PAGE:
The value added of the MTEF approach comes from integrating the top-down resource envelope with the bottom-up sector programs. It is at Stage III that the policy making, planning, and budgeting processes are joined (see Table 1). Once the strategic expenditure framework is developed, the government defines the sectoral resource allocations, which are then used by the sectors to finalize their programs and budgets. Key to the sectoral review process is the notion that within the broad strategic expenditure framework, which reflects the resource constraint as well as government policy, sectors have autonomy to manage by making decisions that maximize technical outcomes like efficiency and effectiveness.[2] Once the MTEF has been developed it is rolling in the sense that the first outward year's estimates become the basis for the subsequent year's budget, once changes in economic conditions and policies are taken into account. The integration of the top-down envelope with bottom-up sector programs occurs by means of a formal decision making process. As the Handbook (1998) suggests, "Key to increasing predictability and strengthening the links between policy, planning, and budgeting is an effective forum at the center of government and associated institutional mechanisms that facilitate the making and enforcement of strategic resource allocation decisions."

The MTEF is intended to facilitate a number of important outcomes: greater macroeconomic balance; improved inter- and intra-sectoral resource allocation; greater budgetary predictability for line ministries; and more efficient use of public monies (World Bank, 1998). Improved macroeconomic balance, including fiscal discipline, is attained through good estimates of the available resource envelope, which are then used to make budgets that fit squarely within the envelope. MTEFs aim to improve inter- and intra-sectoral resource allocation by effectively prioritizing all expenditures (on the basis of the government's socio-economic program) and dedicating resources only to the most important ones. A further objective of the MTEF is greater budgetary predictability, which is expected as a result of commitment to more credible sectoral budget ceilings. Moreover, to the extent that budgetary decision making is more legitimate, greater political accountability for expenditure outcomes should also ensue. The MTEF also endeavors to make public expenditures more efficient and effective, essentially by allowing line ministries greater flexibility in managing their budgets in the context of hard budget constraints and agreed upon policies and programs.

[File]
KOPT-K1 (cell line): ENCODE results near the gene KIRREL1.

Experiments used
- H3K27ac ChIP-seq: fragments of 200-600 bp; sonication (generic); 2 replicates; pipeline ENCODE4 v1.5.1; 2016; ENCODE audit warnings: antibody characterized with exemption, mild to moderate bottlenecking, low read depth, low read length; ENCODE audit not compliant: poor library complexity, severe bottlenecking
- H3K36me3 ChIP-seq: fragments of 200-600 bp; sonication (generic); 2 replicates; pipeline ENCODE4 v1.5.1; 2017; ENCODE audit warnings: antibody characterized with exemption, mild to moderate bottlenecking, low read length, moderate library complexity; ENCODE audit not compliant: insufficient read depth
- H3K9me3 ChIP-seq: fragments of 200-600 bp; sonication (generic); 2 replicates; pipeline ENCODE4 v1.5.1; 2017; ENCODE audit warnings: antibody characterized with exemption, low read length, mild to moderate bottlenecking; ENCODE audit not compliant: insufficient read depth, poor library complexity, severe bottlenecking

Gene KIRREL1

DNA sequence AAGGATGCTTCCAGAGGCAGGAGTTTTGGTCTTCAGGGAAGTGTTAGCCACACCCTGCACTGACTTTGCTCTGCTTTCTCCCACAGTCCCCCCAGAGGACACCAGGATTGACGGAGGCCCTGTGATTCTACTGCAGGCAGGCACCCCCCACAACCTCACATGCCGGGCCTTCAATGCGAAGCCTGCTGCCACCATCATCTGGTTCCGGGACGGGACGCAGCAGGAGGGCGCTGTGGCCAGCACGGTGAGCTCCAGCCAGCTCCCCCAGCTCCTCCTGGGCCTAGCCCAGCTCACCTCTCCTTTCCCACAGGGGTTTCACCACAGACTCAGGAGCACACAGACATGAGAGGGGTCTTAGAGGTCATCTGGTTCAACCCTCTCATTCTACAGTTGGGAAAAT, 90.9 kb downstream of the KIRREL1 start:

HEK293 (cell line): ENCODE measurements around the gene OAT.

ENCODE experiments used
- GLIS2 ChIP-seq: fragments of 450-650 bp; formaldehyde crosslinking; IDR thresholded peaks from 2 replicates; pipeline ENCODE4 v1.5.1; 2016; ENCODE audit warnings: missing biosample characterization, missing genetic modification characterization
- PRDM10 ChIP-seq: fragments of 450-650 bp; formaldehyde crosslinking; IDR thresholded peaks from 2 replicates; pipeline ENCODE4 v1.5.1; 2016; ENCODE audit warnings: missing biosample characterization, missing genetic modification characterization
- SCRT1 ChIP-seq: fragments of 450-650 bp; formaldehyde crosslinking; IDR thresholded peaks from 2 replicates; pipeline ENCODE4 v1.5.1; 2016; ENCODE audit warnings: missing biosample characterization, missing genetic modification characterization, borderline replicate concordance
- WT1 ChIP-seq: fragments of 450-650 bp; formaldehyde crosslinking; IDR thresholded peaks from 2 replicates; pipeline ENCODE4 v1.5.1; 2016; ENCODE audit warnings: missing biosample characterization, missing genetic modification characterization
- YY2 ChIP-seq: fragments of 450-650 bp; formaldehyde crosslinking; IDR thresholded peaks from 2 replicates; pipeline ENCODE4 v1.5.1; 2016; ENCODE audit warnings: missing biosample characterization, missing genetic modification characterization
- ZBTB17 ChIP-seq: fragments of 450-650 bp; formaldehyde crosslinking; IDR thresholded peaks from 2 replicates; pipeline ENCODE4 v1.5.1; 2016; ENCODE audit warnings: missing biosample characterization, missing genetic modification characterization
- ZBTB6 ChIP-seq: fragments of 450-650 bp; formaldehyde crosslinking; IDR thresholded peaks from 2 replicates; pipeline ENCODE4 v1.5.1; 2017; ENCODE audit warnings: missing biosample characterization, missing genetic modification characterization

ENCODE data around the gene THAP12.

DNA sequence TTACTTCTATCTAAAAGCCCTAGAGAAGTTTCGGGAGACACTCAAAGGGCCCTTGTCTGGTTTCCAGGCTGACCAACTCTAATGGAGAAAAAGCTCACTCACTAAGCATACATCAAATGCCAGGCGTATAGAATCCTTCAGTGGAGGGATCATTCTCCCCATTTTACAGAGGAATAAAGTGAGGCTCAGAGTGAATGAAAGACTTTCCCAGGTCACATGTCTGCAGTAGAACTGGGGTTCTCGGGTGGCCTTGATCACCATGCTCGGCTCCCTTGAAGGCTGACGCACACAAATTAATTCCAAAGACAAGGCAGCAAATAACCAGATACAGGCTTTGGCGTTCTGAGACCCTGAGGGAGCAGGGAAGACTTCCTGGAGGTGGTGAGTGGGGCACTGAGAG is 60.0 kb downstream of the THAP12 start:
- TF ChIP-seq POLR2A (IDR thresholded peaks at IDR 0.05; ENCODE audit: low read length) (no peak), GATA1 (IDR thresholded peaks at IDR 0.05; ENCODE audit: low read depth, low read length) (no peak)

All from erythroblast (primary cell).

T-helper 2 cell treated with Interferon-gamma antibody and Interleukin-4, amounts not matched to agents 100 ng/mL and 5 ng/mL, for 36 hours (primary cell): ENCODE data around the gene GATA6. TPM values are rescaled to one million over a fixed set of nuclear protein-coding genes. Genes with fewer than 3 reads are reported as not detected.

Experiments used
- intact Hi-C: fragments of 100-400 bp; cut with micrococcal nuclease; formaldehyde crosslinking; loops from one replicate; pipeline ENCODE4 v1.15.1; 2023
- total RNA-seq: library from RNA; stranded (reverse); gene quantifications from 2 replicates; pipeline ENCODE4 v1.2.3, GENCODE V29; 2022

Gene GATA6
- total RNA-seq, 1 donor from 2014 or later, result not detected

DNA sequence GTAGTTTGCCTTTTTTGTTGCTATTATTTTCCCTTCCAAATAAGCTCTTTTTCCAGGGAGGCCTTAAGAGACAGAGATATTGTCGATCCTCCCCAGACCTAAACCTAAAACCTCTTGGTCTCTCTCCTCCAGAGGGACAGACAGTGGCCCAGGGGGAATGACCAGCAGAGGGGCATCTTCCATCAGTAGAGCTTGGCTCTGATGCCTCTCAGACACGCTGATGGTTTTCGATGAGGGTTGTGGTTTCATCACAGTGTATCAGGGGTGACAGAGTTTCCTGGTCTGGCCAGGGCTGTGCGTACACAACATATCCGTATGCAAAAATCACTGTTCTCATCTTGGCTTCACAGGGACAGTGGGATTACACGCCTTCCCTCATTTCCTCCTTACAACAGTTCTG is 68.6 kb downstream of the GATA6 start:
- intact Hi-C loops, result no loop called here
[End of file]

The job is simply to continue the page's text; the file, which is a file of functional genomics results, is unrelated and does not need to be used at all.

Table 2. The Objectives of an MTEF

  • Improved macroeconomic balance, especially fiscal discipline
  • Better inter- and intra-sectoral resource allocation
  • Greater budgetary predictability for line ministries
  • More efficient use of public monies
  • Greater political accountability for public expenditure outcomes through more legitimate decision making processes
  • Greater credibility of budgetary decision making (political restraint)

[1] Note that this type of sector review presupposes either program-based budgeting or, at the very least, a functional and organizational budget classification system.
[2] Some have suggested that an MTEF might include additional elements, such as output based budgeting systems (Oxford Policy Management, 2000).